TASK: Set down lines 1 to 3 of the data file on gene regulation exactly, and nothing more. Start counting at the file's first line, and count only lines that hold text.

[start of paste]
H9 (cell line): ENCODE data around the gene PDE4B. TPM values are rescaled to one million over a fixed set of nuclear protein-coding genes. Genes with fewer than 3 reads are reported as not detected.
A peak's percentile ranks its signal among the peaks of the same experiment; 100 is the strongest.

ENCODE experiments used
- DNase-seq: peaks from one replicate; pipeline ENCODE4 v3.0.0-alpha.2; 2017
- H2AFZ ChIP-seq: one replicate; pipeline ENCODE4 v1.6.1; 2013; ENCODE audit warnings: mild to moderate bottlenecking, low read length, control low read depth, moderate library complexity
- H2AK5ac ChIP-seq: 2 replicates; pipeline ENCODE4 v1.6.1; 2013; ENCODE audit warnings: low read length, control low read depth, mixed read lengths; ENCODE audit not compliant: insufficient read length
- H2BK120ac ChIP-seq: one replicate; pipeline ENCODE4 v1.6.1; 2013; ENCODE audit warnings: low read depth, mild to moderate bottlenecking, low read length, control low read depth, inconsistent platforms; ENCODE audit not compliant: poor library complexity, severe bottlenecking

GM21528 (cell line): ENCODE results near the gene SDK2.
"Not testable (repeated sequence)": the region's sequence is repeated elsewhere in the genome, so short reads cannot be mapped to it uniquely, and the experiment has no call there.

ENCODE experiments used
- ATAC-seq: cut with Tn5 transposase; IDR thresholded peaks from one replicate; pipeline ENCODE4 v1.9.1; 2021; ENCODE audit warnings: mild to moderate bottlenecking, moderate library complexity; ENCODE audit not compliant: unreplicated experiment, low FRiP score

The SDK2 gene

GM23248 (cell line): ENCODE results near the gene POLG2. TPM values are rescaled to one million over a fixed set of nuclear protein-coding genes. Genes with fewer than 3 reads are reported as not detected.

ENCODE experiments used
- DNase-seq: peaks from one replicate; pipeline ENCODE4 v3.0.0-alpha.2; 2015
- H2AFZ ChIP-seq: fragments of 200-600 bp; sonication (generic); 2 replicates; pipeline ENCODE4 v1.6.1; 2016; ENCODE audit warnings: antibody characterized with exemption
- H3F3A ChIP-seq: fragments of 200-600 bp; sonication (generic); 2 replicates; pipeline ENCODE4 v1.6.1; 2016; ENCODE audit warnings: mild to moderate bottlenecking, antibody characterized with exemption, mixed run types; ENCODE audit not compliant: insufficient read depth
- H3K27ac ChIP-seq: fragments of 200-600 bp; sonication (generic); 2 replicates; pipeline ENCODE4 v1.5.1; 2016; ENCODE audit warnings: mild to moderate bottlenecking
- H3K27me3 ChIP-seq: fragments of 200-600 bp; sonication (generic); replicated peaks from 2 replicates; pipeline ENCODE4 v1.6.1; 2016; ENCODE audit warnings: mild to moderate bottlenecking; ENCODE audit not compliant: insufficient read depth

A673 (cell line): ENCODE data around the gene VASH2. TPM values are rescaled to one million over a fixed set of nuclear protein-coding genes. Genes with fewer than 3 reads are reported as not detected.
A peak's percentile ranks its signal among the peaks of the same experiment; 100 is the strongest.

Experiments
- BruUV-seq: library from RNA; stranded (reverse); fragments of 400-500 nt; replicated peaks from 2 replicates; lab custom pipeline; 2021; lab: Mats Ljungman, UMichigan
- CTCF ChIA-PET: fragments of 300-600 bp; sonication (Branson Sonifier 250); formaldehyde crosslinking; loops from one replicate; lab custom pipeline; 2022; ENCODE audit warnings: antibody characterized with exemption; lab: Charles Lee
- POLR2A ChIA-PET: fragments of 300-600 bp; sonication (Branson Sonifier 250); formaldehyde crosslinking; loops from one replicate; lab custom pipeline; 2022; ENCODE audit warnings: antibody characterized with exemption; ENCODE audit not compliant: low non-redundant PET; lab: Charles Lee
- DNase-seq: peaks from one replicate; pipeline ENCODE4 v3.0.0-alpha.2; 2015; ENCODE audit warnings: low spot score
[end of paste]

H9 (cell line): ENCODE data around the gene PDE4B. TPM values are rescaled to one million over a fixed set of nuclear protein-coding genes. Genes with fewer than 3 reads are reported as not detected.
A peak's percentile ranks its signal among the peaks of the same experiment; 100 is the strongest.

ENCODE experiments used